Bacula Virtual/Synthetic Full and Forever Incremental Backups

The Bacula’s Virtual Full backup level is often called Synthetic Backup or Consolidation in other backup systems. It permits you to consolidate the previous Full backup plus the most recent Differential backup and any subsequent Incremental backups into a new Full backup. This new Full backup will then be considered as the most recent Full for any future Incremental or Differential backups.

The Virtual Full backup is accomplished without contacting the client by reading the previous backup data. It reads the volume used to the last Full and Incrmental/Differential backups and write on a volume in the same or different pool, informed by the NextPool Directive. In some respects the VirtualFull resembles a Migration Job, but it has many more specific features

Configuring the VirtualFull to be written into a different Pool from where your prior backups are saved always guarantees that you will not get a deadlock situation attempting to read and write to the same volume in the Storage daemon. But in general, you can set your Next Pool to point to the same Original backup Pool. In any case, once a VirtualFull has been created, and a restore is done involving the most current Full, it will read the Volume or Volumes by the VirtualFull regardless in which Pool the Volume is found.

The VirtualFull execution can be done manually, changing the Job level in the run command, or systematically, in the Job Schedule.

A typical Job resource definition might look like the following:

Job {
Name = "Backup_Job"
Type = Backup
Schedule = virtual_schedule
Pool = Syntetic_Fulls
NextPool= Synthetic_Fulls

Alternatively, the NextPool can be set in the Pool resource. The same thing for the Storages, if they are different (from original and destination Pools), such as follows:

# Orignal Pool
Pool {
  Name = Daily_Inc
  Pool Type = Backup
  Recycle = yes            # Automatically recycle Volumes
  AutoPrune = yes          # Prune expired volumes
  Volume Retention = 7d  # one year
  NextPool = Weekly_VFull
  Storage = File1

# Destination Pool
Pool {
  Name = Weekly_VFull
  Pool Type = Backup
  Recycle = yes            # Automatically recycle Volumes
  AutoPrune = yes          # Prune expired volumes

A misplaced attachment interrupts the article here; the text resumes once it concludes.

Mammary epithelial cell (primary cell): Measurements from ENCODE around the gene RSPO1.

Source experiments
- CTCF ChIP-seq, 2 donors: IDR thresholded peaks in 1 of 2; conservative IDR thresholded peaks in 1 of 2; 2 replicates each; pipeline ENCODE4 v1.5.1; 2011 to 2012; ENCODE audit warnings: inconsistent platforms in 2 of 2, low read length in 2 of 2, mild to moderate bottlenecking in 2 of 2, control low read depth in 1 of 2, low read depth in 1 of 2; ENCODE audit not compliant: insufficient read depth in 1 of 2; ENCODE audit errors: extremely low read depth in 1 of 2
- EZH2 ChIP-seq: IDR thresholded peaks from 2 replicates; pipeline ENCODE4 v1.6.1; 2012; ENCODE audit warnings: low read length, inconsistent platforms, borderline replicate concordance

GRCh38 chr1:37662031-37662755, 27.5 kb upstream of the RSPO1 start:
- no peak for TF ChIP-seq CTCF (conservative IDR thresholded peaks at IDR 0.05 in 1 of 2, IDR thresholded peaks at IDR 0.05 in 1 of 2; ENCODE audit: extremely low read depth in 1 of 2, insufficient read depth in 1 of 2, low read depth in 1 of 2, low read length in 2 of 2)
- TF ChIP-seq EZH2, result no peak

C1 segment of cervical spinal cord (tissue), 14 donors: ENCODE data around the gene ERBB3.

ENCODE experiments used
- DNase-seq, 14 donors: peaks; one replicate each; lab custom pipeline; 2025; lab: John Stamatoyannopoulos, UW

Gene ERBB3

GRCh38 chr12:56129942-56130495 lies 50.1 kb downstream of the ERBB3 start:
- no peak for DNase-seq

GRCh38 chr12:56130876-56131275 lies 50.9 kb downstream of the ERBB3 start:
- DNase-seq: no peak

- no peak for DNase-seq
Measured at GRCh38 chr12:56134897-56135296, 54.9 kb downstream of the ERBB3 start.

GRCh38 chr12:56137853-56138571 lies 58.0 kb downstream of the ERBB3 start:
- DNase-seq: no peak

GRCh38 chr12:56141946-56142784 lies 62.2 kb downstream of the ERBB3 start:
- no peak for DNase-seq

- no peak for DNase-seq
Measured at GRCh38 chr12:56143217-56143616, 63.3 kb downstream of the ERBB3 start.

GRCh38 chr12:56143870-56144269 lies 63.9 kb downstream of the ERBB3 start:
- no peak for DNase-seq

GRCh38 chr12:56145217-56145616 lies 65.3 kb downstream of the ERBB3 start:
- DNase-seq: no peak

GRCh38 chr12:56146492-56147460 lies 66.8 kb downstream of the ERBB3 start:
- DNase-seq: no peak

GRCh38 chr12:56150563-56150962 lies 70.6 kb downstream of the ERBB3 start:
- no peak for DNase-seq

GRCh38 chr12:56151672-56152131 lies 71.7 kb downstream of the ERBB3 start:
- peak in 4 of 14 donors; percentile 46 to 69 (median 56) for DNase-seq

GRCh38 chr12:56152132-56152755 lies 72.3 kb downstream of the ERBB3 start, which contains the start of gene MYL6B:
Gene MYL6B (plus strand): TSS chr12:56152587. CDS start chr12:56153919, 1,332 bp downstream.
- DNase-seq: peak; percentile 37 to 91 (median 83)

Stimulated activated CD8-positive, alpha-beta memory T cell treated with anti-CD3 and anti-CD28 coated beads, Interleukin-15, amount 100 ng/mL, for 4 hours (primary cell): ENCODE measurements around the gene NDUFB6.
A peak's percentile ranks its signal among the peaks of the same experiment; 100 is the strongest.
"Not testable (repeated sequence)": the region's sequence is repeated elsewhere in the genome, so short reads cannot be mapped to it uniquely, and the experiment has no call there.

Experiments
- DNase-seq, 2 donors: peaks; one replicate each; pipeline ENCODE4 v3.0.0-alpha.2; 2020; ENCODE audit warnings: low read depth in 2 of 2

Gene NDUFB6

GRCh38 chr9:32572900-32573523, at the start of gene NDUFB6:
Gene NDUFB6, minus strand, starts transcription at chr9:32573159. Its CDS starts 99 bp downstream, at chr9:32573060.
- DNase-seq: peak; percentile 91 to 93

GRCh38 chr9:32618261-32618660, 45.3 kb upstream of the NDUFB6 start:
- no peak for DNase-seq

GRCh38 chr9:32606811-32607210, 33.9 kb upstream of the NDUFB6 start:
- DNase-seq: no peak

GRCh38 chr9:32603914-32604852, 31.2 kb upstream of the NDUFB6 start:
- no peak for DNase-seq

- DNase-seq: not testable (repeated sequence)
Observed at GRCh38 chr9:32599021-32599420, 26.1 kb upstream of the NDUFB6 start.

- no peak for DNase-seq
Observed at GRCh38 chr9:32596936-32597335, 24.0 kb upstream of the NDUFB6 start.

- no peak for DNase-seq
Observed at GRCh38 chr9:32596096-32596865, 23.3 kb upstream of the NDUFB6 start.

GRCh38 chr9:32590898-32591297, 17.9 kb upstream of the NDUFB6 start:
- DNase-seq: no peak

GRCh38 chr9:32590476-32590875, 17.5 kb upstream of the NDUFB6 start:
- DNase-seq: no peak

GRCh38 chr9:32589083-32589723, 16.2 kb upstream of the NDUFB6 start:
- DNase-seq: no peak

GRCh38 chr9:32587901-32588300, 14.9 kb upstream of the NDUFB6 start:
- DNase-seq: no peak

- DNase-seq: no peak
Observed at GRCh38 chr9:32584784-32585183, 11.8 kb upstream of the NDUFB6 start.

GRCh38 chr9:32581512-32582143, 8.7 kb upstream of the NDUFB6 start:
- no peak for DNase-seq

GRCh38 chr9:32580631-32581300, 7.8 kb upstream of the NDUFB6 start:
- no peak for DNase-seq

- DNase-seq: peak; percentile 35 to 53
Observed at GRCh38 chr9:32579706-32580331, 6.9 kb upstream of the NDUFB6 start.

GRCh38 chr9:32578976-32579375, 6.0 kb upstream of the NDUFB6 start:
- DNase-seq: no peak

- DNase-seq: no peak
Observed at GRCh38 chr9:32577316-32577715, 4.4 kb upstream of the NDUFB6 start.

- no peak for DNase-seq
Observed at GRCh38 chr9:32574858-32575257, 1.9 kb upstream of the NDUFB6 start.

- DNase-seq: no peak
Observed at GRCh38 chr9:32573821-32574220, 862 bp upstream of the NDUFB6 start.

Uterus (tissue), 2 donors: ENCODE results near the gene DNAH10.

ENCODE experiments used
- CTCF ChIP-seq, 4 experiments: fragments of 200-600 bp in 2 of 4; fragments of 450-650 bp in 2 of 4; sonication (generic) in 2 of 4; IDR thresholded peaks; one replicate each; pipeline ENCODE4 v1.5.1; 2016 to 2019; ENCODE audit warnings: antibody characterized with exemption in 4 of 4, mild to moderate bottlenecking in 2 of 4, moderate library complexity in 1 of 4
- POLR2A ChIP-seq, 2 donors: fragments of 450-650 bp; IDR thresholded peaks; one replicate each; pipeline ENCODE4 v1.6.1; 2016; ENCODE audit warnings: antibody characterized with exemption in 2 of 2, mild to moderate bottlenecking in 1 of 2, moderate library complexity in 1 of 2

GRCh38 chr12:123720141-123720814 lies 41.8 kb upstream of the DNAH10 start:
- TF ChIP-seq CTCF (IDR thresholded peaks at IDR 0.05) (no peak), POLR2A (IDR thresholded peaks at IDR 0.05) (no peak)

Volume Retention = 30 days  
  Storage = File2

To run a manual VirtualFull backup, use such following command in the bconsole:

run job=Backup_Job level=VirtualFull

In order to program regular VirtualFull, define a Bacula Schedule resource such as follows:

Schedule {
  Name = virtual_schedule
  Run=Differential  Pool=Daily    Mon-Thu         at 19:00
  Run=VirtualFull   Pool=Weekly   2nd-5th Friday  at 19:00
  Run=VirtualFull   Pool=Monthly  1st Friday      at 19:00

If the Virtual Full is run, and there are no prior Jobs, the Virtual Full will fail with an error.

The Progressive Virtual Full

In Bacula version 9.0.0, there was added a new Directive named Backups To Keep that permits you to implement Progressive Virtual Fulls within Bacula. Sometimes this feature is known as Incremental Forever with Consolidation.

The Incremental Forever backup is the most economic from the storage point of view, since it will only occupy the storage space required by one VirtualFull and subsequent Incrementals, but the administrator might find it harder to deploy it with more complex corporate backup policies, such as based on the grandfather-father-son rotation scheme. Also, is very important all pieces of the backups can be restore, since one missing data can impact the unique version of the backup data if only one consolidation is kept at a time.

To implement the Progressive Virtual Full feature, simply add the BackupsToKeep directive to your Virtual Full backup Job resource. The value specified on the directive indicates the number of backup jobs that should not be merged into the Virtual Full (i.e. the number of backup jobs that should remain after the Virtual Full has completed). The default is zero, which reverts to a standard Virtual Full than consolidates all the backup jobs that it finds.

The new BackupsToKeep directive is specified in the Job Resource and has the form:

Job {
  Name = "ForeverIncremental"
  Type = Backup
  Level = VirtualFull
  Accurate = Yes
  Backups To Keep = 30
  DeleteConsolidatedJobs = yes

The 30 value in the prior example is the number of backups to retain. When this directive is present during a Virtual Full (it is ignored for other Job types), it will look for the most recent Full backup that has more subsequent backups than the value specified. In the above example the Job will simply terminate without action, unless there is a Full back followed by at least 31 backups of either level Differential or Incremental.

Assuming that the last Full backup is followed by 32 Incremental backups, a Virtual Full will be run that consolidates the Full with the first two Incrementals that were run after the Full. The result is that you will end up with a Full followed by 30 Incremental backups.

The new directive DeleteConsolidatedJobs (Job Resource) expects a yes or no value that if set to yes will cause any old Job that is consolidated during a Virtual Full to be deleted. In the example above we saw that a Full plus one other job (either an Incremental or Differential) were consolidated into a new Full backup. The original Full plus the other Job consolidated will be deleted. The default value is no.


Bacula 5.0 Manual, New Features in 3.0.0 <>

Bacula 9.0 Manual, New Features in 9.0.0 <>


Disponível em: pt-brPortuguês (Portuguese (Brazil))enEnglishesEspañol (Spanish)

Leave a Reply